While we accept that there are folks who grew up in households where rice doesn't get washed before cooking, we cannot condone that kind of neglect in good conscience. We've tasted clumpy unwashed rice and we've enjoyed light, clean, washed rice. As such, we can say without a doubt that rice should be rinsed in cold water and drained at least two to three times prior to any type of cooking preparation. Washing rice removes surface starches from the grains, any bacteria present, and results in fluffy rice that boasts purer flavor.

Canned drinks

If you've ever spent any time in the back room of a grocery store (or really in any warehouse setting at all), then you know just how filthy shipments of canned beverages might be when they arrive at stores. Whether you're getting ready to gulp a can of soda or drink an energy-giving beverage, you owe it to yourself and your general health to wash the can before partaking. The tops of canned beverages are often covered in dust, bacteria, and who knows what else. If you are unable to wash the can, at least wipe down the lid thoroughly using a wet paper towel and pour the contents into a glass.

Canned and jarred foods

Like canned drinks, canned and jarred foods can get pretty gross from the time they are manufactured to the time they reach you, the consumer. Jams, beans, tomato sauce—these cans should be washed thoroughly and dried before using to prevent the dirty particles from the lids from contaminating the contents. If the cans are not equipped with pull-off tabs, you should be sure to wash your trusty can opener in between uses as well. Better safe than sorry!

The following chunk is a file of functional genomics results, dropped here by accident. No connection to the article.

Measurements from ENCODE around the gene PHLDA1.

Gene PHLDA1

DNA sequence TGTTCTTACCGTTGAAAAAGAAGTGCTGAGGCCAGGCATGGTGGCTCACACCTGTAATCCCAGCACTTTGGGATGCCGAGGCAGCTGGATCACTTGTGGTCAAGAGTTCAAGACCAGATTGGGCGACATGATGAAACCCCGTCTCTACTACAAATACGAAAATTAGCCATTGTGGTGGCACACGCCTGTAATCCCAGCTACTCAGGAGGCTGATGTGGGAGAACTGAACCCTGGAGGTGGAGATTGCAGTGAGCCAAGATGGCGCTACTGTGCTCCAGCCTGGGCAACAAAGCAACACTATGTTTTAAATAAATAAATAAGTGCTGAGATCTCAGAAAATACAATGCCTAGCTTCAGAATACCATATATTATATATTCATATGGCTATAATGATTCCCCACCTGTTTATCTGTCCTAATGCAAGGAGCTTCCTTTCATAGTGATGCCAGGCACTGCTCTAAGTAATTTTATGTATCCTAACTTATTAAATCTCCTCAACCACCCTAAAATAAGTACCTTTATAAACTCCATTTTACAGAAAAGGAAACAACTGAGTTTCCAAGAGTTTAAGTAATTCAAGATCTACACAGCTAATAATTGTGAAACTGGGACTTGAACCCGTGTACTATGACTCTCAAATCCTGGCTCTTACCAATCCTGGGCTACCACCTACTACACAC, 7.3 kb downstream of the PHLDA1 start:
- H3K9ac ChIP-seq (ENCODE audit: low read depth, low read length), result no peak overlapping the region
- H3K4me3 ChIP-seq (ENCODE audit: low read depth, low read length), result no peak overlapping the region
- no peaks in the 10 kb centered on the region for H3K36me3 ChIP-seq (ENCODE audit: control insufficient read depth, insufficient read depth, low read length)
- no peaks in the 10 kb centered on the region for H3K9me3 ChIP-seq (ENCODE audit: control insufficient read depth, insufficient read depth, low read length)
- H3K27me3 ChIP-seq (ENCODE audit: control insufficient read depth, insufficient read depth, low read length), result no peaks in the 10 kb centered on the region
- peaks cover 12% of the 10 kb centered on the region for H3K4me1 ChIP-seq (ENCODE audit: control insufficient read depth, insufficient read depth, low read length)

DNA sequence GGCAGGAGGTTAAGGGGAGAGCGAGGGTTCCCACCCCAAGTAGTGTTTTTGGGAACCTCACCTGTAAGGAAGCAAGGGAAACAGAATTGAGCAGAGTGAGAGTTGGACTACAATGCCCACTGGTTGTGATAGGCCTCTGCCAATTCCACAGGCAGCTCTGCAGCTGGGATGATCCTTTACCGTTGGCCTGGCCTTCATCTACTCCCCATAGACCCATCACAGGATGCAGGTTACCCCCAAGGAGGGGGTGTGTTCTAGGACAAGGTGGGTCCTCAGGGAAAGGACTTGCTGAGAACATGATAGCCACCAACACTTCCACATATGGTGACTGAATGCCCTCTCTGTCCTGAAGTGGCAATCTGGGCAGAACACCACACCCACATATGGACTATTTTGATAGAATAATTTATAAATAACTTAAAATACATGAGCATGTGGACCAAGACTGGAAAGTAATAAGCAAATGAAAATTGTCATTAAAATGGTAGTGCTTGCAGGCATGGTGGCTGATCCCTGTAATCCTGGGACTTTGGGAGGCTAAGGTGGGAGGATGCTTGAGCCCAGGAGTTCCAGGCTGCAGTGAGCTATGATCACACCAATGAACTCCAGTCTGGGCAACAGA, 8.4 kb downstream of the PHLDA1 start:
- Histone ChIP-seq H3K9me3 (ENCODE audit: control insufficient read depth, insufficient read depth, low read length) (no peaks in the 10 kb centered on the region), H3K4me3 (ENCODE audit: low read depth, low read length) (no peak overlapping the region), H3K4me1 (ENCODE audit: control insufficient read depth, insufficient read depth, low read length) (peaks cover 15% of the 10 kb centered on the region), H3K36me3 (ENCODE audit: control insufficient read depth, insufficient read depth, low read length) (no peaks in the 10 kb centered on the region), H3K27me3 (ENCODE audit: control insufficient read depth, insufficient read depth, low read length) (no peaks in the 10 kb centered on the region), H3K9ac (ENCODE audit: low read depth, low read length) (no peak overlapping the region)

While you don't need to wash raw fish before cooking, you do need to rinse shellfish, clams, and mussels. Since they can be filled with sand and grit, you'll need to rinse that out completely — otherwise, you'll be eating it!

Real Simple has some super-easy guidelines on how to make sure you're not getting any sand or silt with your mussels. Before throwing them in the pot, rinse them thoroughly under running water, and that will get rid of a lot of the sediment. Then, put them in a pot of cold water, add a bit of salt, and put them in the fridge for at least half an hour. Stir a few times while you wait, and after you take them out of the fridge don't dump the pot. Scoop the shellfish out with your hands, and check the bottom of the pot. It'll probably be coated with sand that's settled out, and you'll be glad you took the time to wash them! Food 52 says this is the time to give the outside of the shells another wash, and scrub them under running water. This is when you get rid of any beards that are peeking through the shells (don't pull toward the opening of the shell, or you could kill the creature inside), and you'll have perfectly prepped — and clean — shellfish.

Fresh herbs

Whether you pick up a few bunches of fresh herbs at the grocery store, at the farmers' market, or out of your garden, it's important that you give them a good (but careful) wash, not just before you use them, but before you put them in the refrigerator. Herbs can contain dirt and other kinds of grit that you don't want in your fridge — and you definitely don't want in your food.